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A supermoon (or perigree full moon if you're feeling fancy) can be a great show in the right conditions. With any large full moon, you can expect it to be big, bright, and beautiful. But even at its biggest, the moon isn't easy to photograph.
We're here to help. Here are five tips to help you take better moon photos, any time of year.
This may not be much of a surprise, but the moon is pretty far away. And while it's going to be larger than usual tonight, it's still a distant object. Like all distant objects, photographing them with a wide-angle lens (such as with your smartphone) just makes them seem further away.
To properly capture a moon, you really should have something with optical zoom (even your smartphone's pinch-to-zoom won't help). The best choice is something like this Panasonic FZ2500 superzoom camera (a superzoom for the supermoon...). Second-best would be something like these clip-on lenses for your smartphone.
If you've got the new Apple iPhone 7 Plus you could even go with the phone's built-in "2x" camera, which gets you a little closer, though it sometimes doesn't work properly in low light. Either way, even an old point-and-shoot will get you closer to the moon than most smartphones.
If you're using a proper camera, a tripod is the best way to capture anything at night. Even the steadiest of hands will produce very shaky photos, especially when it's cold outside and you're zooming in on a faraway object. Any old tripod will do in this case, so you can even go for something cheap and get the job done just find.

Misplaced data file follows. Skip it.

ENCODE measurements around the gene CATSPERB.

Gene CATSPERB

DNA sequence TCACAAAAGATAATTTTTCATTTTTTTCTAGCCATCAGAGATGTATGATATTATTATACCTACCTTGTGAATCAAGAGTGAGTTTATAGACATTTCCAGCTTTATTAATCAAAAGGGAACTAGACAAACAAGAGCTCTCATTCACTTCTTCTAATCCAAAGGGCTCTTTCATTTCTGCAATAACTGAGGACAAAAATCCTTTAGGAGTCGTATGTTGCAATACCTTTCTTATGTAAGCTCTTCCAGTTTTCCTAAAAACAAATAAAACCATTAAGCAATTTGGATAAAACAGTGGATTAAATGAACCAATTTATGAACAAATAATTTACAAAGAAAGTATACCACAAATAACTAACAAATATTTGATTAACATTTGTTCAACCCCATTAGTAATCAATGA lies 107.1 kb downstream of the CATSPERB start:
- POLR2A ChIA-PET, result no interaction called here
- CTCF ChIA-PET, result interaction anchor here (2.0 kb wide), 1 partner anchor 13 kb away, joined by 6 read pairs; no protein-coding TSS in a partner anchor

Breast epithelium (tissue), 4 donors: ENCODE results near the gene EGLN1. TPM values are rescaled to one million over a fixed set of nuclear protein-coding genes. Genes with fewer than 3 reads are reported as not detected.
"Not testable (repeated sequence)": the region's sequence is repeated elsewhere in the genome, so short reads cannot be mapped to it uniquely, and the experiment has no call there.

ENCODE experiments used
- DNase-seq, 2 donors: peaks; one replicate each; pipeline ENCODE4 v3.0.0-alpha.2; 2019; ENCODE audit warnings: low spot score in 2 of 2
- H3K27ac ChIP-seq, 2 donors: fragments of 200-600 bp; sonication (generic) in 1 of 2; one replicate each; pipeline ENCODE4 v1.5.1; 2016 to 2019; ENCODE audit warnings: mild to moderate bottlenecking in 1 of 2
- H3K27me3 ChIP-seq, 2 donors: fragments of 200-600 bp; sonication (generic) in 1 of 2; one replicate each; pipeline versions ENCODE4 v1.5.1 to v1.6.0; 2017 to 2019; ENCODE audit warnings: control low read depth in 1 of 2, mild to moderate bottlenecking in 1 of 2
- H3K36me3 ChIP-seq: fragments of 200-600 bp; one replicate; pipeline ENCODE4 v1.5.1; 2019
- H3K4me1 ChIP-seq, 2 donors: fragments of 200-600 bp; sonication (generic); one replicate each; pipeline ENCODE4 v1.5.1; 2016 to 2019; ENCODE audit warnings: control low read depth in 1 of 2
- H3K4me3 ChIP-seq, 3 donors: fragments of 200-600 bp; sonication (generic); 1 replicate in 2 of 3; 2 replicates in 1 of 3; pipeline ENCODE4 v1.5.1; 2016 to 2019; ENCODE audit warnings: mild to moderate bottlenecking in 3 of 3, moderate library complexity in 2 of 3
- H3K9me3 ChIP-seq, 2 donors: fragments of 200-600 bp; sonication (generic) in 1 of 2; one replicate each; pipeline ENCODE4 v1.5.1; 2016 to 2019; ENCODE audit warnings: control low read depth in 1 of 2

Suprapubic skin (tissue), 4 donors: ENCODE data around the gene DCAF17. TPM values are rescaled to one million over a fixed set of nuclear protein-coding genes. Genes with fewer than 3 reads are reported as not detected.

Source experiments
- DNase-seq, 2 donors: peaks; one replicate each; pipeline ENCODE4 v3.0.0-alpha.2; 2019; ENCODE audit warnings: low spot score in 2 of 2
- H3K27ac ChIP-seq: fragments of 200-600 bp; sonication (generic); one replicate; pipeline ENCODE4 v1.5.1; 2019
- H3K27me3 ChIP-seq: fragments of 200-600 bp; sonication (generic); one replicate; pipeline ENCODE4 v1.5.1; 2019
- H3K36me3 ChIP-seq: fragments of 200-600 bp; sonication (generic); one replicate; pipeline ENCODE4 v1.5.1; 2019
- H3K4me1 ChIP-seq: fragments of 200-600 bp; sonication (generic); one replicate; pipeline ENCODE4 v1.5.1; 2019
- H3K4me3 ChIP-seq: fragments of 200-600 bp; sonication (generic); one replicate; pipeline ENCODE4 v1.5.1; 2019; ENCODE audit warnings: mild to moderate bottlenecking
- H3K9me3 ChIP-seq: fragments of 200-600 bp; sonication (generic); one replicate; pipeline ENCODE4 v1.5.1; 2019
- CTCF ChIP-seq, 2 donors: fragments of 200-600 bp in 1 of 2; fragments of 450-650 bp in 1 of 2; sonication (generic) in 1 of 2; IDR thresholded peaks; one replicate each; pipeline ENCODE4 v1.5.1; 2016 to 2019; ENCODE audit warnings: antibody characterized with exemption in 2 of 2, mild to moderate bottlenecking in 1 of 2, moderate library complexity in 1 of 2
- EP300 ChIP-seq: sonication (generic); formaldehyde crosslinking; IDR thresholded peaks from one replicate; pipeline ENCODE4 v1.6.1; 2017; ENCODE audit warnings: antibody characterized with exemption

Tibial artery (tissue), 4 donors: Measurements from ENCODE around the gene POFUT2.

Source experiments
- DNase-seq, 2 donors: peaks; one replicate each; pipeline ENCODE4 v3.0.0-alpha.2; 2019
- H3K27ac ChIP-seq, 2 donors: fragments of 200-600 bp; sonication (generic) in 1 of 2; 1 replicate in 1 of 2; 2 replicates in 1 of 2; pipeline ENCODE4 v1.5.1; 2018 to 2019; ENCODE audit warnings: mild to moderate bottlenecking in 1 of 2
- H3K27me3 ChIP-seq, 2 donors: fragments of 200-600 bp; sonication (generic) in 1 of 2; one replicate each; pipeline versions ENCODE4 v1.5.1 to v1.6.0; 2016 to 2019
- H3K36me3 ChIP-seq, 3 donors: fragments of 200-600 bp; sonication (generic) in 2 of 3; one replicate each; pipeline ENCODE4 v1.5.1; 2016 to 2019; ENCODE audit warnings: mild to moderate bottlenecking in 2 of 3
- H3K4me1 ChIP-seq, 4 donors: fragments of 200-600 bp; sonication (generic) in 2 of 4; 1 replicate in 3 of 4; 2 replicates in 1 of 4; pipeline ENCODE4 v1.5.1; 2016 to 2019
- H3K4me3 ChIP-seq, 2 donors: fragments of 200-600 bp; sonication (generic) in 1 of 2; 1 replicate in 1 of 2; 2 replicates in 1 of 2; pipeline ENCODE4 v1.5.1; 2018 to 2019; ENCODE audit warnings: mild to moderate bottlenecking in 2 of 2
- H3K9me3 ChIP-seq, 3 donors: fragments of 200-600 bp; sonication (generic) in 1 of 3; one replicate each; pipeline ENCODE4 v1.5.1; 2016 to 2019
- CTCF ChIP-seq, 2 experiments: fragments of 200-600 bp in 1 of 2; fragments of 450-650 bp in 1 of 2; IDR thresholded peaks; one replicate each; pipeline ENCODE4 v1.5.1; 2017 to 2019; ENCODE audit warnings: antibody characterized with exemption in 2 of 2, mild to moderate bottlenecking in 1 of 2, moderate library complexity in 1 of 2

If you're shooting with a smartphone, your best bet may be to bring along a blanket or something you can ball up to prop the phone up so that it's stable.
While it may be counter-intuitive, when shooting low light photos at night you often want to lower the exposure. This is because your camera (whether it's a smartphone or a DSLR) is generally shooting to produce a photo that's about as bright as a dark gray wall. At night, that requires ramping up the sensitivity and lowering the shutter speed, which is why you tend to get blurry, blown-out photos.
On most cameras, you'll want to simply adjust the +/- setting until the shot looks right. On a smartphone like the iPhone, you can usually just tap the moon and slide your finger up and down to help compensate. How much of a shift you need to make depends on the scene, but a little experimentation will get you a better result than blindly trusting the auto exposure.
If you own a DSLR or a newer iPhone or Android phone, chances are you now have the ability to shoot in RAW. Most smartphones and point-and-shoots spit out compressed JPEG images, a universal standard that leaves a lot of image quality on the table in order to make an image small enough that can be easily shared online. RAW gives you exactly what the camera captures, and you'll need all that detail when capturing a supermoon photo.
This setting isn't available in the default camera app of most phones, but it is available in Adobe's excellent Lightroom Mobile app. You'll need a subscription to Adobe to take advantage of it, but the app has a built-in camera app that offers RAW shooting if your phone supports it. Just note that RAW images don't have any noise reduction or sharpening applied initially, so at first glance it may not look as good as what your default app spits out. It just has much more potential, which the app's editing tools can tap into.
Photos of the moon by itself aren't the most exciting. Sure, you can see way more detail with a supermoon than normally, but it's still just a moon photo. For some extra visual impact, try shooting the moon when it's closest to the horizon and blocked by an object like a building or recognizable statue.
This makes for a much more interesting composition, but it also makes for a more dramatic-looking moon, since it appears biggest when it's close to the horizon line.